If You Have This on Your Skin, You Could Have Severe COVID, Study Shows

100 percent of study subjects with this symptom ended up in the hospital.

By now, we're all familiar with the most common COVID symptoms: we know that fever, cough, and loss of smell or taste—and especially a combination of these—could easily spell trouble. But there's one symptom that's rarely talked about, yet associated with some of the worst COVID cases. A new analysis of patients with long-COVID—those who experience prolonged coronavirus symptoms for 60 days or longer—reveals that one dermatological symptom almost universally ends in a hospital visit. That symptom is called retiform purpura, a necrotic rash resulting from compromised blood vessels.

If this sounds a bit frightening, it's because it most definitely is. The analysis, conducted by the European Academy of Dermatology and Venereology (EADV), explains that out of the 990 cases analyzed for the study, every patient that presented with retiform purpura was hospitalized. COVID patients with this symptom have in many cases suffered vascular damage, indicating that the virus has deeply infiltrated the organs. A net-like pattern appears under the skin as the blockage of blood flow worsens.

According to Esther Freeman, MD, director of Global Health Dermatology at Massachusetts General Hospital, these types of dermatological symptoms can offer much needed clues about a patient's condition.  "The skin can provide a visual window into inflammation that may be going on elsewhere in the body," she explained. Read on for more skin-related signs of long-COVID highlighted in the study, and for more on where the virus is starting to take over, check out 10 States on the Verge of COVID Surges.

COVID toes

Man looking at woman's foot

COVID toes are perhaps the best known skin-related coronavirus symptom. These are chilblain sores that look red, irritated, and inflamed, and they can serve as a dead giveaway that it's time to be tested. The good news? According to the aforementioned study, "COVID toes travel with relatively mild disease, with only 16 percent [of patients] hospitalized." And for more surprising COVID symptoms, find out why A Rash in This Spot May Mean You Have COVID.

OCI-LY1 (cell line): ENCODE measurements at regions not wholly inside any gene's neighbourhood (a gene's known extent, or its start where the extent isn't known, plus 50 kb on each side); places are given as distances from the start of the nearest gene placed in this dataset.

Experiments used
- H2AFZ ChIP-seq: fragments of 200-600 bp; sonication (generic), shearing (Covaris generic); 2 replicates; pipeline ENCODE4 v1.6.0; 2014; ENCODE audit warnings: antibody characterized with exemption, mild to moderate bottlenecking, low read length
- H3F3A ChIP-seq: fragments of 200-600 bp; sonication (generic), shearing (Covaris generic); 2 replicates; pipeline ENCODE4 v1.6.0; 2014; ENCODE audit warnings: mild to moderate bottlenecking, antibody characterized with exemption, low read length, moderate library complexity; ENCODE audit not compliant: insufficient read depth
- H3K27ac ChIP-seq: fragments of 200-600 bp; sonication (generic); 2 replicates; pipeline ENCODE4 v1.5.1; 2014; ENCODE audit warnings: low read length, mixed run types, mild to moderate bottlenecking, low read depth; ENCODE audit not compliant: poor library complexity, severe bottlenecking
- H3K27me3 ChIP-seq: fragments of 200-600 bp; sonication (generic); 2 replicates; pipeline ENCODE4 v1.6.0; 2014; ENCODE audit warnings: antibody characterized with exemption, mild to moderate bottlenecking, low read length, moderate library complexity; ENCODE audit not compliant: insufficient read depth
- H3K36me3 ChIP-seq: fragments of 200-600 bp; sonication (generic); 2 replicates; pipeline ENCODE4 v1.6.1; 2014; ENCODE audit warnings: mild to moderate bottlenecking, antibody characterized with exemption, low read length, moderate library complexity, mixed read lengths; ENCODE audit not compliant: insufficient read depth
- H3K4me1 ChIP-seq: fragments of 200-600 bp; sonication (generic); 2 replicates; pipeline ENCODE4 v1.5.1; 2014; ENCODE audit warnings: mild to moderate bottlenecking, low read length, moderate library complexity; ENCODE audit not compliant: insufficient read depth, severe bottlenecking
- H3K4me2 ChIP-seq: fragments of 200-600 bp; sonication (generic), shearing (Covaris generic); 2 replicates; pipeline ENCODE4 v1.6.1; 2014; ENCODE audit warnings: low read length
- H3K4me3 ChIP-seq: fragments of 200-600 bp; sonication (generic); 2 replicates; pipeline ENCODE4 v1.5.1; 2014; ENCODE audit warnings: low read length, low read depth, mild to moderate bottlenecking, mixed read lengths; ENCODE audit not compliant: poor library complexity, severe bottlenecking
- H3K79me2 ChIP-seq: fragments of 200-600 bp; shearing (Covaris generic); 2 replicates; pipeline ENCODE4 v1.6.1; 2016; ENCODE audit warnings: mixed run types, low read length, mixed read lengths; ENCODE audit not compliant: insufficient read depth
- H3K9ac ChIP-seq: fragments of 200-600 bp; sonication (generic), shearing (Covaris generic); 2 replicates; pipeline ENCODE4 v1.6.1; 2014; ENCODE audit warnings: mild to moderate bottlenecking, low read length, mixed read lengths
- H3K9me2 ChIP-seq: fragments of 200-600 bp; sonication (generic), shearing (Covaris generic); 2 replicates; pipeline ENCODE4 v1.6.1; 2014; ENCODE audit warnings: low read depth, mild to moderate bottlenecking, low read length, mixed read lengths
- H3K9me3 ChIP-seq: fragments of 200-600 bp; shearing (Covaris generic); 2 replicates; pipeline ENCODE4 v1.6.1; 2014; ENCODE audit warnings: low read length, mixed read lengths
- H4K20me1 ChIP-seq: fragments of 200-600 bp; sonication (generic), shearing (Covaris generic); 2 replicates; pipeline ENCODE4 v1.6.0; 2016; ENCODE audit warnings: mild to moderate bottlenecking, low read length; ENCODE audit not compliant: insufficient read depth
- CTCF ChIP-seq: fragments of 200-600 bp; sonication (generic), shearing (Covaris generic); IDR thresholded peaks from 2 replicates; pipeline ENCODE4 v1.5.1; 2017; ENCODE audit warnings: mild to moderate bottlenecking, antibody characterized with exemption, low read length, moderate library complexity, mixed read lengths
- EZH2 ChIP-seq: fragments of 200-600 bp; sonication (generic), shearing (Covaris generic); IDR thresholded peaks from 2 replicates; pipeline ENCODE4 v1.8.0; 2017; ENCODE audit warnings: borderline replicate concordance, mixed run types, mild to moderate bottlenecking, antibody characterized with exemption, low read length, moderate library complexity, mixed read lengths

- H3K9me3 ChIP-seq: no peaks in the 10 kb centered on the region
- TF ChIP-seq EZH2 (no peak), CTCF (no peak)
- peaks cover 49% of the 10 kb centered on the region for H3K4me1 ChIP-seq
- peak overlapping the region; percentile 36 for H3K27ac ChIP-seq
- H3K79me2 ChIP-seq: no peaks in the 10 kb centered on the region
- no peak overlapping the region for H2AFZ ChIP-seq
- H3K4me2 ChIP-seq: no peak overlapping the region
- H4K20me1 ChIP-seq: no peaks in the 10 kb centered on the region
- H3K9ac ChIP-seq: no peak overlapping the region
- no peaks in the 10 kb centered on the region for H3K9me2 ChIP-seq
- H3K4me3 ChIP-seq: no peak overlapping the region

Male doctor wearing a mask and gloves during a checkup with a young, 8 year old boy because of the COVID-19 outbreak.

If you notice a dry, scaly rash on your skin combined with any of the more common COVID symptoms, it's definitely time to get tested. This particular rash is typically red, pink, purple, or brown in color and can be shaped like a bullseye (similar to a rash from Lyme disease) or in smaller circles on the skin. One study noted that this rash was found most commonly in the COVID outbreak in Lombardy, Italy.


Close-up Of An African Man Scratching His arm

If you find that you suddenly break out in hives with no known allergy to explain it, this may very well be a COVID symptom. Speak with your doctor about any skin abnormalities you may notice, especially if you present with any other COVID symptoms. And for a comprehensive list of COVID warning signs, check out The Most Common COVID Symptoms You Could Have.

Papulosquamous eruptions

Female doctor wearing surgical mask examining infected patient. Mature healthcare worker checking mid adult man. They are at pharmacy.

These skin lesions are characterized by scaly papules or plaques—basically a red, scaly, inflamed skin rash. Doctors believe this is caused by "high levels of pro-inflammatory cytokines," as part of the patient's immune response to COVID-19. And for more warning signs of severe coronavirus, know that If You Have These 2 COVID Symptoms, You Could End Up in the Hospital.

Lauren Gray
Lauren Gray is a New York-based writer, editor, and consultant. Read more